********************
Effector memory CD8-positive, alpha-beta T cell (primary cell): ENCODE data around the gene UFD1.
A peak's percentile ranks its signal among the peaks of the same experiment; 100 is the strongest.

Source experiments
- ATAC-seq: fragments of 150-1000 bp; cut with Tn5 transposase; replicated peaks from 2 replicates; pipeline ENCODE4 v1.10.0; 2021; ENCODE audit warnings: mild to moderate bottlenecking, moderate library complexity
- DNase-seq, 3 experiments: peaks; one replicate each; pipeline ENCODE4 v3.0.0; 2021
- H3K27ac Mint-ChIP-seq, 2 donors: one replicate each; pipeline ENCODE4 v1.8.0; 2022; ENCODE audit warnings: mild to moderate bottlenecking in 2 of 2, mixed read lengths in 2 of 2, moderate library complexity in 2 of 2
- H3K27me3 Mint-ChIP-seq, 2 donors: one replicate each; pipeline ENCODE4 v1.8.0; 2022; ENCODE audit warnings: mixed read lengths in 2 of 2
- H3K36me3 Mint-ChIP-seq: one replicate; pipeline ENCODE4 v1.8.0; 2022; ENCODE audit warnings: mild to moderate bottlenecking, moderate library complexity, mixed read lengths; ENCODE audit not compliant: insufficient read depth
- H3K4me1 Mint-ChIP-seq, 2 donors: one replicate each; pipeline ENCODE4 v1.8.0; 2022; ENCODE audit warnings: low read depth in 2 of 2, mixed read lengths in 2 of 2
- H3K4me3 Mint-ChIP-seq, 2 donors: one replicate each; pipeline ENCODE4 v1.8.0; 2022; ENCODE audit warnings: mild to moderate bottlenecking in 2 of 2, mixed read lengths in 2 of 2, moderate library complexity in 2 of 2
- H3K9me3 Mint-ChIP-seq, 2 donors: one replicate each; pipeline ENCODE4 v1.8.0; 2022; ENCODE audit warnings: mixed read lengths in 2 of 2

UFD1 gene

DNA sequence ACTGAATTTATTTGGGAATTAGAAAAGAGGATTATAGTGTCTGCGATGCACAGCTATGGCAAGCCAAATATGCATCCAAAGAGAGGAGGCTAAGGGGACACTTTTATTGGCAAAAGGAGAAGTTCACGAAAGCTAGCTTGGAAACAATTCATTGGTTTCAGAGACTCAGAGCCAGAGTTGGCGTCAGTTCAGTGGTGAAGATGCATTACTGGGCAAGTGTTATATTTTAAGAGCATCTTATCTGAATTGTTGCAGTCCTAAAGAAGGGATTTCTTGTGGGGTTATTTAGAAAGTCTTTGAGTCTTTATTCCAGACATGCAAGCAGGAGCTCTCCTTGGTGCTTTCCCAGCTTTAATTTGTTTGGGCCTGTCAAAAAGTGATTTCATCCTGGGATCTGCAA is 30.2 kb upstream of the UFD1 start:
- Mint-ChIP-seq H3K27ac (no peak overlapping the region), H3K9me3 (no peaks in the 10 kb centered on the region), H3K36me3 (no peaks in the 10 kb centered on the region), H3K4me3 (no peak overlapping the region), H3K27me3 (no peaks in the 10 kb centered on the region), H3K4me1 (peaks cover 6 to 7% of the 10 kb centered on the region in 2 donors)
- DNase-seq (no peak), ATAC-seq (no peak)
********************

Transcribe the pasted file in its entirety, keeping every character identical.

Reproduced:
Effector memory CD8-positive, alpha-beta T cell (primary cell): ENCODE data around the gene UFD1.
A peak's percentile ranks its signal among the peaks of the same experiment; 100 is the strongest.

Source experiments
- ATAC-seq: fragments of 150-1000 bp; cut with Tn5 transposase; replicated peaks from 2 replicates; pipeline ENCODE4 v1.10.0; 2021; ENCODE audit warnings: mild to moderate bottlenecking, moderate library complexity
- DNase-seq, 3 experiments: peaks; one replicate each; pipeline ENCODE4 v3.0.0; 2021
- H3K27ac Mint-ChIP-seq, 2 donors: one replicate each; pipeline ENCODE4 v1.8.0; 2022; ENCODE audit warnings: mild to moderate bottlenecking in 2 of 2, mixed read lengths in 2 of 2, moderate library complexity in 2 of 2
- H3K27me3 Mint-ChIP-seq, 2 donors: one replicate each; pipeline ENCODE4 v1.8.0; 2022; ENCODE audit warnings: mixed read lengths in 2 of 2
- H3K36me3 Mint-ChIP-seq: one replicate; pipeline ENCODE4 v1.8.0; 2022; ENCODE audit warnings: mild to moderate bottlenecking, moderate library complexity, mixed read lengths; ENCODE audit not compliant: insufficient read depth
- H3K4me1 Mint-ChIP-seq, 2 donors: one replicate each; pipeline ENCODE4 v1.8.0; 2022; ENCODE audit warnings: low read depth in 2 of 2, mixed read lengths in 2 of 2
- H3K4me3 Mint-ChIP-seq, 2 donors: one replicate each; pipeline ENCODE4 v1.8.0; 2022; ENCODE audit warnings: mild to moderate bottlenecking in 2 of 2, mixed read lengths in 2 of 2, moderate library complexity in 2 of 2
- H3K9me3 Mint-ChIP-seq, 2 donors: one replicate each; pipeline ENCODE4 v1.8.0; 2022; ENCODE audit warnings: mixed read lengths in 2 of 2

UFD1 gene

DNA sequence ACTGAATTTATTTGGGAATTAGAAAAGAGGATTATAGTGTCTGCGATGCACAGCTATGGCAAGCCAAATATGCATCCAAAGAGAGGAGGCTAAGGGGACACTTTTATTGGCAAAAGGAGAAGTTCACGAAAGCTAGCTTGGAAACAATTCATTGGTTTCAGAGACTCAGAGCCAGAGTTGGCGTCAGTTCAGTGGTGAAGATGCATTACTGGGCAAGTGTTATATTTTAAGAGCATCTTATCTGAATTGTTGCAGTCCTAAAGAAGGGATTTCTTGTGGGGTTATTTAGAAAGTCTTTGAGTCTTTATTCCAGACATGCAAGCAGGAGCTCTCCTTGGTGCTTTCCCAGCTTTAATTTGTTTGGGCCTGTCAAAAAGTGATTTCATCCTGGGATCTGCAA is 30.2 kb upstream of the UFD1 start:
- Mint-ChIP-seq H3K27ac (no peak overlapping the region), H3K9me3 (no peaks in the 10 kb centered on the region), H3K36me3 (no peaks in the 10 kb centered on the region), H3K4me3 (no peak overlapping the region), H3K27me3 (no peaks in the 10 kb centered on the region), H3K4me1 (peaks cover 6 to 7% of the 10 kb centered on the region in 2 donors)
- DNase-seq (no peak), ATAC-seq (no peak)